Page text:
How is the work output of a machine related to its work input?

How is the work output of a machine related to its work input?

Simple Machines | Questions with Short/Long Answers Work input refers to the work done on a machine to produce the intended result. The quantity of intended work performed by a machine is referred to as work output. The work output of an ideal machine is equal to the work input, i.e., the efficiency equals one. In real machines, the work output generally is less than the work input.

For example, let's say you want to know how much water your washing machine can pump out in one minute. The work output of your washing machine is the amount of water it pumps out in one minute, and the work input is the number of minutes you put in the machine per load. Work output is the number of gallons of water pumped out by the machine in one minute divided by the number of minutes you put in the machine per load. Work output is the amount of water your washing machine can pump out in one minute.

In general, the work output of a machine is less than the work input. This is because some of the energy input into the machine is lost in friction or not used to perform work. For example, if you push a car for a mile at 10 miles per hour, it will consume 100 watts of power. However, only 90 watts of that power is transferred from the engine to the wheels, while the other 10 watts is lost due to friction between the car body and the road.

What is the work input for a machine?

Work input refers to the work done on a machine to produce the intended result. In practice, however, no machine is completely efficient; some energy is lost in conversion processes. Thus, a machine will always have a degree of efficiency which is less than 100%.

For example, a mill that can process 500 pounds of corn and produce a coarse meal outputting 50 pounds of fine meal has an efficiency of 25%. That is, it uses four times as much energy to make the fine meal as it does to make the coarse meal.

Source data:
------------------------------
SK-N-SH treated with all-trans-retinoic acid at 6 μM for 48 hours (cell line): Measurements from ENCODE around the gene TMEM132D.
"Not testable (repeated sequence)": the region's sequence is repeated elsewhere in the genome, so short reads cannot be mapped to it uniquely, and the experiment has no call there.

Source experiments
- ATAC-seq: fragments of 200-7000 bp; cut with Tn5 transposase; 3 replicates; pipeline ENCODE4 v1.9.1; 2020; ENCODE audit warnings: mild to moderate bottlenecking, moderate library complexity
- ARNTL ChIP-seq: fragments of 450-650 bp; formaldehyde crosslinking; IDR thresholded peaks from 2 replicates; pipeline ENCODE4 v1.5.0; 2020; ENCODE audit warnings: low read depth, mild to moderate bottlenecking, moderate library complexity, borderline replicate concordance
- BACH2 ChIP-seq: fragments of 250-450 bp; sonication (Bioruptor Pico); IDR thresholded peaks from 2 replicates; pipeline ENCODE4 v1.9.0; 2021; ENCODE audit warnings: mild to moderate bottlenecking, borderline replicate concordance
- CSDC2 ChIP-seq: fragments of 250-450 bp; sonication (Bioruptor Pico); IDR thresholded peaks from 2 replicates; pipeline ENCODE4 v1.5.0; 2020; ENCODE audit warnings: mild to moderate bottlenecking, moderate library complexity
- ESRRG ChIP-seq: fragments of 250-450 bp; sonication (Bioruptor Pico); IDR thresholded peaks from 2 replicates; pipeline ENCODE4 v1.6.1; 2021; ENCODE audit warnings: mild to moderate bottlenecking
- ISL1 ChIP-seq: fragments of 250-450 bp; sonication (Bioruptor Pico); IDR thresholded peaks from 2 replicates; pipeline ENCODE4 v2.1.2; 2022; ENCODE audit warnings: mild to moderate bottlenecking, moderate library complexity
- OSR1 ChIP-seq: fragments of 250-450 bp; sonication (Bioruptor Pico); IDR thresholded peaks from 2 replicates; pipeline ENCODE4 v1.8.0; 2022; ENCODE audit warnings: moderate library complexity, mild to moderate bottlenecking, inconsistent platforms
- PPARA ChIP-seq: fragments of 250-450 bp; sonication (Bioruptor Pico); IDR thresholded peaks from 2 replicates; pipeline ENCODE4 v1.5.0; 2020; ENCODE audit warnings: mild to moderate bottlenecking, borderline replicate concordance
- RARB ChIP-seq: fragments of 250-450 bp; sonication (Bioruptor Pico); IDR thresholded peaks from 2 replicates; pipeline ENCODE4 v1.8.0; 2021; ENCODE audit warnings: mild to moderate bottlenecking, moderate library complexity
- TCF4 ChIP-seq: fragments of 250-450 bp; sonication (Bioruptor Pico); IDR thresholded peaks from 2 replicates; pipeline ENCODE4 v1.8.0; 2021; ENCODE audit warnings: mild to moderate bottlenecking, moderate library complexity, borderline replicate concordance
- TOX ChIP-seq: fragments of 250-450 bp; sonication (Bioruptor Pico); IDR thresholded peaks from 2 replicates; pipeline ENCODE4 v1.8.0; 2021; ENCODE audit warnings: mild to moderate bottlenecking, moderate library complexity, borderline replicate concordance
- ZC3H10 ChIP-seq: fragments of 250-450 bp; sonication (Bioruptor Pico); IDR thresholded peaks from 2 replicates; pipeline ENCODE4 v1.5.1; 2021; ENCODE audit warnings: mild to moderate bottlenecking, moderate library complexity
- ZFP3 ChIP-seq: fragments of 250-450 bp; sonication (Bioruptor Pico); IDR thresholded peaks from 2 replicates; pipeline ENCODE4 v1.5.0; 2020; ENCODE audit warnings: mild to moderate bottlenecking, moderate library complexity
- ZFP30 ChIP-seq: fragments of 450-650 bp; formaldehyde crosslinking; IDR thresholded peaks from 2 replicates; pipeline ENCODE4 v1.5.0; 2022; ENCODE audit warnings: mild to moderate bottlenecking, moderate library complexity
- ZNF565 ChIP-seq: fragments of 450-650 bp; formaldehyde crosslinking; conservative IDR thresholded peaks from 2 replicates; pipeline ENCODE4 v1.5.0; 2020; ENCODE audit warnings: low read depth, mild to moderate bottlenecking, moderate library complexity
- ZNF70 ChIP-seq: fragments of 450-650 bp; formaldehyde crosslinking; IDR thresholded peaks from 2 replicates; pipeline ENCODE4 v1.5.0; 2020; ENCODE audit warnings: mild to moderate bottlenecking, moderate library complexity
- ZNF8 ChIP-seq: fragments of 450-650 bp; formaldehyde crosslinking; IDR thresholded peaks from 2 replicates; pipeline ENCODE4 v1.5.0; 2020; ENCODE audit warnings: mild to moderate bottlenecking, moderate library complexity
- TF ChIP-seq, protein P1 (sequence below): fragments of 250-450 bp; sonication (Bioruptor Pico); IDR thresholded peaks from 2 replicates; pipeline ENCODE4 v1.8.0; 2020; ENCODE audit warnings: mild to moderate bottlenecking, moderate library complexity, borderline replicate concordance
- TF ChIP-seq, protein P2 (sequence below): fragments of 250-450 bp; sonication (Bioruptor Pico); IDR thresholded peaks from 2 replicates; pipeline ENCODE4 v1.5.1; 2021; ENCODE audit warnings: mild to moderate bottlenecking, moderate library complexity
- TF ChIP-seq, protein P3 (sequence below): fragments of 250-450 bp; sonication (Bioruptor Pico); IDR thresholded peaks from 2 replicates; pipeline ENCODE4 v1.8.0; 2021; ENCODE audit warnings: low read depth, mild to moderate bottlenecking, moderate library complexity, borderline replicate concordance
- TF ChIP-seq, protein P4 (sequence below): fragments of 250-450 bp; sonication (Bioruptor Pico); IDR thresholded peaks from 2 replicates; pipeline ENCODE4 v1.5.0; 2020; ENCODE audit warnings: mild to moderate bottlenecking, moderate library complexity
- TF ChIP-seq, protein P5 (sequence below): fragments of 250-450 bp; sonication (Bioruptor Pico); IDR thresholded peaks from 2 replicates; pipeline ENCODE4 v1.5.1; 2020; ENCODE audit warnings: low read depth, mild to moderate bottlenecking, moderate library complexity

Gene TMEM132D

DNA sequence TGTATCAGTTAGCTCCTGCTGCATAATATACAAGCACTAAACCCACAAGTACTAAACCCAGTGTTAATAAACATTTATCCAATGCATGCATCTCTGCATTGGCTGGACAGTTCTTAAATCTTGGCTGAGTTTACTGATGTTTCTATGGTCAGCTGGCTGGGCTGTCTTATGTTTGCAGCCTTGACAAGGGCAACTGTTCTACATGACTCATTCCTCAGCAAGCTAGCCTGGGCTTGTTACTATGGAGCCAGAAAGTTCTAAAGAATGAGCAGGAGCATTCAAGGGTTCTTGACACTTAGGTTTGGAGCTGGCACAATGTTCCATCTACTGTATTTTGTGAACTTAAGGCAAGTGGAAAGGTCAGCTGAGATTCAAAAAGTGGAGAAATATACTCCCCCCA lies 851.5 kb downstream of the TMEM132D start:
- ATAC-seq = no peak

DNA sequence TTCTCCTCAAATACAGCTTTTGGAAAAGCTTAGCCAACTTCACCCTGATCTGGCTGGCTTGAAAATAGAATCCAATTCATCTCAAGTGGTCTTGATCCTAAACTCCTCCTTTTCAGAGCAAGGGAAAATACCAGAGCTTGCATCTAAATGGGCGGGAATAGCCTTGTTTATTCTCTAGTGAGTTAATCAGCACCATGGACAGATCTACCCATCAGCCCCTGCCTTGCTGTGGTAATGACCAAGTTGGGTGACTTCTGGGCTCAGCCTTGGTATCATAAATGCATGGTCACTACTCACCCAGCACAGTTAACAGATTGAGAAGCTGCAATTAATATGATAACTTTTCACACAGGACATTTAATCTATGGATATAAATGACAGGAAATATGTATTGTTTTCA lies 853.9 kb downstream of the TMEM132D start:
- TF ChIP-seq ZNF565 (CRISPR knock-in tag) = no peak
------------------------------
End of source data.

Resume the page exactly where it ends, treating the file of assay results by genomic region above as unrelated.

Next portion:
The work input of a mill is the weight of the corn divided by its efficiency. That is, the work input in this case is 500 divided by 25, or 20 pounds per ton of corn.

Some machines have many parts that move at high speeds, such as motors and turbines. These parts use energy when they are moving and require maintenance like any other mechanical device. Other machines have large amounts of force available from their engines or electric motors, such as drills and mixers. They do not need maintenance like those with moving parts. All tools wear out over time and must be replaced.

What is the input and output of a machine?

Question 7: Work input refers to the work done on a machine to produce the desired result. The amount of unwanted or ineffective work performed by a machine is its waste product.

The input of a machine is everything that causes the machine to perform its function effectively. For example, the input of a drill is its battery; without a battery, the drill will not be able to break down rock. The output of a drill is the hole it breaks out of the rock; this is the only use for which the drill was designed, so it is effective performance. The input of a hammer is its head; without a head, it is just a stick. The output of a hammer is whatever you want it to break off your stick, such as nails or rocks.

Waste products are the output of a machine that does not help the operator achieve his or her goal. For example, if a drill's sole purpose is to make holes in rock, then the waste product of that drill is dust. Dust is waste product because it is not useful for further drilling or pounding nails.

Output can also be called product. So, the output of a drill is its product—holes in rock.

About Article Author

George Welchel

George Welchel is a carpenter and construction worker. He loves to build things with his own two hands and make them last. George has been working in construction for over 10 years now, and he always looks for ways to improve his skillset. One thing he's learned over the years is that while technology is great, it's always nice to have someone to talk to who knows more than you do about building things with their own hands.

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